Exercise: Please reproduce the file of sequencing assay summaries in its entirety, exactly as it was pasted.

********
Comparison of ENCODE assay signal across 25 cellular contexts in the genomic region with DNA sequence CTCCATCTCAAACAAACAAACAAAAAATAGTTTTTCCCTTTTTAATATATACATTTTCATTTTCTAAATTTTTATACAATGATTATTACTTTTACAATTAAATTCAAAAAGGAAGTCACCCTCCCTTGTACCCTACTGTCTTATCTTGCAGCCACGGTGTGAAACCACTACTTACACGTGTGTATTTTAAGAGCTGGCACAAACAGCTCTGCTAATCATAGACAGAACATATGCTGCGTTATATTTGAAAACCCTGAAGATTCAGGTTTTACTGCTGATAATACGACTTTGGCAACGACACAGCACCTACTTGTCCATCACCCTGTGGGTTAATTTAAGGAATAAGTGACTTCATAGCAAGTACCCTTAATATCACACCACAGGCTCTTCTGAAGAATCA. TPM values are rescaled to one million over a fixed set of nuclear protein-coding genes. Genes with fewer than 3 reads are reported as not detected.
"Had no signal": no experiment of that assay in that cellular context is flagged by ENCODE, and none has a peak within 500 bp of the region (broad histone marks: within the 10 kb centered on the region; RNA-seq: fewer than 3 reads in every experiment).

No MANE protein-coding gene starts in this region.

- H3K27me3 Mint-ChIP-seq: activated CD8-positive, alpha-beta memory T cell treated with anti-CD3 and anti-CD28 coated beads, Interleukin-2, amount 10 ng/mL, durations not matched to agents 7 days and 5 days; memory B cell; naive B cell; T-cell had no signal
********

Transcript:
Comparison of ENCODE assay signal across 25 cellular contexts in the genomic region with DNA sequence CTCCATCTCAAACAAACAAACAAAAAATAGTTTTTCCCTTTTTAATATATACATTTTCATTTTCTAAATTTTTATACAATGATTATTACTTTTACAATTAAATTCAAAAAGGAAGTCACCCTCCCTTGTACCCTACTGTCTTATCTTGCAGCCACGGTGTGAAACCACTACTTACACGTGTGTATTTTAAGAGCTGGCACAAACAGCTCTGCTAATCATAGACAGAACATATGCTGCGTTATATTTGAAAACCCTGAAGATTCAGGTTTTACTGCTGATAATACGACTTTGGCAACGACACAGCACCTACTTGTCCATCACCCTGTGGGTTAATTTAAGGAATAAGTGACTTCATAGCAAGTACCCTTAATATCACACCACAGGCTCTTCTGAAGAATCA. TPM values are rescaled to one million over a fixed set of nuclear protein-coding genes. Genes with fewer than 3 reads are reported as not detected.
"Had no signal": no experiment of that assay in that cellular context is flagged by ENCODE, and none has a peak within 500 bp of the region (broad histone marks: within the 10 kb centered on the region; RNA-seq: fewer than 3 reads in every experiment).

No MANE protein-coding gene starts in this region.

- H3K27me3 Mint-ChIP-seq: activated CD8-positive, alpha-beta memory T cell treated with anti-CD3 and anti-CD28 coated beads, Interleukin-2, amount 10 ng/mL, durations not matched to agents 7 days and 5 days; memory B cell; naive B cell; T-cell had no signal